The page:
A look at Ohio’s new Hunter Education Class

By Jim Freeman - In the Open

I have taught hunter education in Ohio for over 20 years, and to be honest it really hasn’t changed much over all that time. Sure there were some minor changes in the Ohio Hunter Education Manual and in some of the training aides (videotapes and DVDs), but for the most part it closely resembled the class that predated home computers, the internet and smartphones.

In the 1990s, most of the classes involved three nights of instruction followed by a test session on the fourth day. Instructors stood in front of the class and put out the information that students needed to know. I imagine we bored a lot of youngsters to tears, but if they wanted their hunting licenses they had to take the class, so they suffered through it.

People don’t really learn that way anymore, and the next change was in the form of the home study course; students met to get their course materials then returned a week or two later for a hands-on review session followed by the test. The test itself never changed – it was 100 questions of multiple choice, true or false, and matching.

All of that changed July 1.

On that day, the Ohio Division of Wildlife officially rolled out its new hunter education program through a commercial vendor, Texas-based Kalkomey Enterprises LLC, which is a nationwide provider of recreational safety training. Kalkomey also is the provider for West Virginia, which has a similar training requirement for first-time hunters – and the web-based portals for the online training are almost identical.

With the change comes new manuals, new tests, and new course and testing options.

It is still the law in Ohio that first-time hunters successfully complete a hunter education course. The Division of Wildlife offers three types of hunter certification courses: the traditional instructor-led course which consists of approximately 8-12 hours of classroom instruction; the home study/online course; and proficiency testing (for those 18 or above).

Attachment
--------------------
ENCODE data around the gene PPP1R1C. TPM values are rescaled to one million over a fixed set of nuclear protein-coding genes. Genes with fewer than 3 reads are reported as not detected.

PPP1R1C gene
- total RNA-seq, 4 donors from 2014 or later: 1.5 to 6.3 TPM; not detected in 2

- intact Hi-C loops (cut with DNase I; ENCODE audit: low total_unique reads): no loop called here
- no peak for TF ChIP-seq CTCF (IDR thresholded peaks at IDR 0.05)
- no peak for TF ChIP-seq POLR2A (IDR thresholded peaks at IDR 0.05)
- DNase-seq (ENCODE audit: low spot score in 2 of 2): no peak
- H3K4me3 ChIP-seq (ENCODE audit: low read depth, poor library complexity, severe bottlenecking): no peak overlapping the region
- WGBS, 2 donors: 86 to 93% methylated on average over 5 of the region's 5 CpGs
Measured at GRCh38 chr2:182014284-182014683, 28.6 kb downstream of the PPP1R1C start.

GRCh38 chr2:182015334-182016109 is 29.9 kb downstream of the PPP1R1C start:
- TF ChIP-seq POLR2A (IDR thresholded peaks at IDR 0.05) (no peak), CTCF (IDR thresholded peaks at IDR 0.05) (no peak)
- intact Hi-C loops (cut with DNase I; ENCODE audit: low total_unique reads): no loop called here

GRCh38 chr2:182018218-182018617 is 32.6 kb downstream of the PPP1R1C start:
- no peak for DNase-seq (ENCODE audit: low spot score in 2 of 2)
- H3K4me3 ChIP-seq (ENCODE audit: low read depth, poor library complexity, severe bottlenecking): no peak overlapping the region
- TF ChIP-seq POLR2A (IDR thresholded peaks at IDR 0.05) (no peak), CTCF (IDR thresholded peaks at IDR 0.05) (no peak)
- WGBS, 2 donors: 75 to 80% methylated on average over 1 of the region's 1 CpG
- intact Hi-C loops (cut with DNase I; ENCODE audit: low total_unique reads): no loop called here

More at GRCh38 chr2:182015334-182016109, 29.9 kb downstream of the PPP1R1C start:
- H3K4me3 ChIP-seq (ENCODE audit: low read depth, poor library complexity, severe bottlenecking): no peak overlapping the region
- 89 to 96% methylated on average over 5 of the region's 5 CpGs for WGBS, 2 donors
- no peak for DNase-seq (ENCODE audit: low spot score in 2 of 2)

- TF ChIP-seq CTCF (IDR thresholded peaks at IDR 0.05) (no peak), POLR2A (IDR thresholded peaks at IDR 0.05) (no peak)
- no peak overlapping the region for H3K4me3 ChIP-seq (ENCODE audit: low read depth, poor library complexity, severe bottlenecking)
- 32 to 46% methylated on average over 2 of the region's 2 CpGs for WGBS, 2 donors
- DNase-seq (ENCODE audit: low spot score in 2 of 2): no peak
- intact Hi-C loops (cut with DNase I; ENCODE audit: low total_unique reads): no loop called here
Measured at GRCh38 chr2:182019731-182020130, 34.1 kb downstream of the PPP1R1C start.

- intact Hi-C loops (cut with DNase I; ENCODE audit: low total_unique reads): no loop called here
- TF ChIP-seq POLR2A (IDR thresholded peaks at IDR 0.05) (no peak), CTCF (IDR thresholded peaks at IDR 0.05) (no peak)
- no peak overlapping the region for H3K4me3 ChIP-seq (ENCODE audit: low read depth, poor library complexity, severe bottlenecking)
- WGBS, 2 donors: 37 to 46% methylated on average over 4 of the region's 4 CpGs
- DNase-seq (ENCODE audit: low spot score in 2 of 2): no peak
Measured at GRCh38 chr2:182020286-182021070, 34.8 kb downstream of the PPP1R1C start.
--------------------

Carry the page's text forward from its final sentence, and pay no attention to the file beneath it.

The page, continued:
Log onto the Ohio Division of Wildlife’s website and find a traditional hunter education class or home study course near you and follow the online prompts to complete the registration process. For the online course go to https://www.hunter-ed.com/ohio/ and follow the instructions there. The online training options cost $15 payable upon completion of the course – the fee goes to the provider, not the Division of Wildlife.

It is important to know that while children under the age of 18 can take the class online they will not be able to take the final examination online; they still have to show up in-person at a completion session where they will take the final examination and get their certification.

I have experimented with the online training course. First-time visitors will have to create an account with a user name, email address and password, and then answer some demographical sort of questions to proceed. Once you have the account set up, you can log in and out as often as you like, and start back up again where you left off. The class takes at least four hours and you can’t jump ahead.

For more information visit the Ohio Division of Wildlife’s website.

My initial impression about the new course is that it’s a lot tougher than it was before; the new examination is still 100 questions, but it is all multiple choice, and it requires a slightly higher level of comprehension – not just for reading the questions, but also for understanding the questions if they have someone else read them. I don’t suffer from a gatekeeper mentality. I genuinely want students to pass the class and get their hunter education certificates, but I have always thought the class was possibly too easy.

It may take hunter education instructors a little bit of time to get familiar with the new material. Keep in mind that the vast majority of hunter education instructors are volunteers who receive nothing for teaching the course; they do it because they care and they want young people to be able to safely enjoy hunting.

Jim Freeman is the wildlife specialist for the Meigs Soil and Water Conservation District. He can be contacted weekdays at 740-992-4282 or at jim.freeman@oh.nacdnet.net


By Jim Freeman

In the Open